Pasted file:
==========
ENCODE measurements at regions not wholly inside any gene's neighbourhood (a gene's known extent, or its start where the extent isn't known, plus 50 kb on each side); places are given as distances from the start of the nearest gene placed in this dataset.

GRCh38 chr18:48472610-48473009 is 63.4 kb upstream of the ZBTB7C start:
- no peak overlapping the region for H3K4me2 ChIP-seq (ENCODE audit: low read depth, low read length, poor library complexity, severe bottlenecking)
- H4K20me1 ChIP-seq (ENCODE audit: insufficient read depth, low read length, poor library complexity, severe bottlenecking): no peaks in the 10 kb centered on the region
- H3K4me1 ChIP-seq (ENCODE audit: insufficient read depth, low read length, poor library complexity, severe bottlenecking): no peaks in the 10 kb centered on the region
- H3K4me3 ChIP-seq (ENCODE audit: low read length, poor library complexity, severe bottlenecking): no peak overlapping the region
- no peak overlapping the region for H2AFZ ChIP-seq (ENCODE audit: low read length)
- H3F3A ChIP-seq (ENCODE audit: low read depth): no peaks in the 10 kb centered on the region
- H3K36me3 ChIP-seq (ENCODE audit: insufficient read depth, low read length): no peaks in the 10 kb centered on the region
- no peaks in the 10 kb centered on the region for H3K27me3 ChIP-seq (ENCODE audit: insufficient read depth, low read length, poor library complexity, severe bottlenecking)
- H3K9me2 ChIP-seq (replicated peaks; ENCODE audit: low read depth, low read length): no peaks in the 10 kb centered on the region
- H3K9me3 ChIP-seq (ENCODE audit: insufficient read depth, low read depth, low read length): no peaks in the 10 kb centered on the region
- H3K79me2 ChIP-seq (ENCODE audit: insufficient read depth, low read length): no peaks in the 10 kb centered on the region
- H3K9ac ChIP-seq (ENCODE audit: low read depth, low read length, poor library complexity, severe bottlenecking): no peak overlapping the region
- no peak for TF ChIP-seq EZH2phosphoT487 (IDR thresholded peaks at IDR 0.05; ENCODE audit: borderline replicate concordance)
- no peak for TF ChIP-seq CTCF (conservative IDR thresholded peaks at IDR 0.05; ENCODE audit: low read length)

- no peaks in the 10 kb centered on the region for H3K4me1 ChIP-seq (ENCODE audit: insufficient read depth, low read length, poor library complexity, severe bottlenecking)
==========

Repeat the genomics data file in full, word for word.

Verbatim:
ENCODE measurements at regions not wholly inside any gene's neighbourhood (a gene's known extent, or its start where the extent isn't known, plus 50 kb on each side); places are given as distances from the start of the nearest gene placed in this dataset.

GRCh38 chr18:48472610-48473009 is 63.4 kb upstream of the ZBTB7C start:
- no peak overlapping the region for H3K4me2 ChIP-seq (ENCODE audit: low read depth, low read length, poor library complexity, severe bottlenecking)
- H4K20me1 ChIP-seq (ENCODE audit: insufficient read depth, low read length, poor library complexity, severe bottlenecking): no peaks in the 10 kb centered on the region
- H3K4me1 ChIP-seq (ENCODE audit: insufficient read depth, low read length, poor library complexity, severe bottlenecking): no peaks in the 10 kb centered on the region
- H3K4me3 ChIP-seq (ENCODE audit: low read length, poor library complexity, severe bottlenecking): no peak overlapping the region
- no peak overlapping the region for H2AFZ ChIP-seq (ENCODE audit: low read length)
- H3F3A ChIP-seq (ENCODE audit: low read depth): no peaks in the 10 kb centered on the region
- H3K36me3 ChIP-seq (ENCODE audit: insufficient read depth, low read length): no peaks in the 10 kb centered on the region
- no peaks in the 10 kb centered on the region for H3K27me3 ChIP-seq (ENCODE audit: insufficient read depth, low read length, poor library complexity, severe bottlenecking)
- H3K9me2 ChIP-seq (replicated peaks; ENCODE audit: low read depth, low read length): no peaks in the 10 kb centered on the region
- H3K9me3 ChIP-seq (ENCODE audit: insufficient read depth, low read depth, low read length): no peaks in the 10 kb centered on the region
- H3K79me2 ChIP-seq (ENCODE audit: insufficient read depth, low read length): no peaks in the 10 kb centered on the region
- H3K9ac ChIP-seq (ENCODE audit: low read depth, low read length, poor library complexity, severe bottlenecking): no peak overlapping the region
- no peak for TF ChIP-seq EZH2phosphoT487 (IDR thresholded peaks at IDR 0.05; ENCODE audit: borderline replicate concordance)
- no peak for TF ChIP-seq CTCF (conservative IDR thresholded peaks at IDR 0.05; ENCODE audit: low read length)

- no peaks in the 10 kb centered on the region for H3K4me1 ChIP-seq (ENCODE audit: insufficient read depth, low read length, poor library complexity, severe bottlenecking)